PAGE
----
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OP34 The INFORMAS healthy food environment policy index (Food EPI) in Ireland: an assessment of implementation gaps and priority recommendations
  1. JM Harrington,
  2. C Griffin,
  3. IJ Perry
  1. School of Public Health, University College Cork, Cork, Ireland


Background Food-EPI has been developed by the International Network for Food and Obesity/Non-communicable Diseases (NCDs) Research, Monitoring, and Action Support. It is classified into two components: ‘policies’ and ‘infrastructure support’. The policy component includes 7 domains to address the key aspects of food environments, that can be influenced by governments to create healthy food choices. The infrastructure support component includes 6 domains that facilitate policy development and implementation to prevent obesity and NCDs. Good practice statements are proposed within each domain, describing ‘best practices’ governments put in place to contribute towards a healthier food environment. The aim of this work was to assess and compare the extent of implementation of national government policies and actions in Ireland, for creating healthy food environments against international best practice, and identifying the major implementation gaps.

Methods Evidence on the extent of government implementation of different policies on food environments and infrastructure support was collected. Government officials validated the evidence document, and an online survey with public health experts and NGO representatives to rate the performance of government against international best practice was conducted. The experts independently scored the degree of implementation of those policies against international benchmarks. A one-day workshop was convened with the expert rating panel to identify potential policy actions. Online prioritisation of these actions will be prioritised.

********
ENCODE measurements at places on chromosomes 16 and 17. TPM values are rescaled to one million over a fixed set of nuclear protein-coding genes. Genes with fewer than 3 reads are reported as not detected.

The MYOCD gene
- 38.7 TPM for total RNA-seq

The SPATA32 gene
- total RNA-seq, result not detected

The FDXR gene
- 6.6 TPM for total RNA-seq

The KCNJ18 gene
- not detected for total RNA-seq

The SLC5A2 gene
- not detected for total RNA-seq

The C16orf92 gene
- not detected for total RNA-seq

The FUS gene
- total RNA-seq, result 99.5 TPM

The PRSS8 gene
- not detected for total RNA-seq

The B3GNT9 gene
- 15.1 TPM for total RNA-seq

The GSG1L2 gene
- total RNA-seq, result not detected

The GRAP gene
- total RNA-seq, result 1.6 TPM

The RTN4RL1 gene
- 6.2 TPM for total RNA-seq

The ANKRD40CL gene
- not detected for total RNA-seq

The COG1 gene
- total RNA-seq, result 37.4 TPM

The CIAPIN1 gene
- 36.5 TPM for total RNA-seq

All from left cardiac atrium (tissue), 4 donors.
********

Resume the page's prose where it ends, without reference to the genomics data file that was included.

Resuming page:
Results There was very little to low levels of implementation for indicators in the ‘policy domain’. Specifically very low levels for ‘Food composition targets for out of home meals’; restricting unhealthy food promotion to children’, ‘healthy public procurement standards;and ‘zoning laws encouraging healthy food outlets’. Only one indicator in the policy domain was rated with a high level of implementation ‘increasing taxes on unhealthy foods’. In the infrastructure domain experts rated policy implementation from medium to high. Experts identified 18 actions in the policy domain and 16 actions in the infrastructure domain to be brought forward for prioritisation.

Conclusion This is the first Food-EPI to be conducted in Ireland. It will allow for the first time benchmarking of Irish food environment policies against international best practice and thus identify Government action (or inaction) to improve Irish food environments.

  • FoodEPI
  • Food policy

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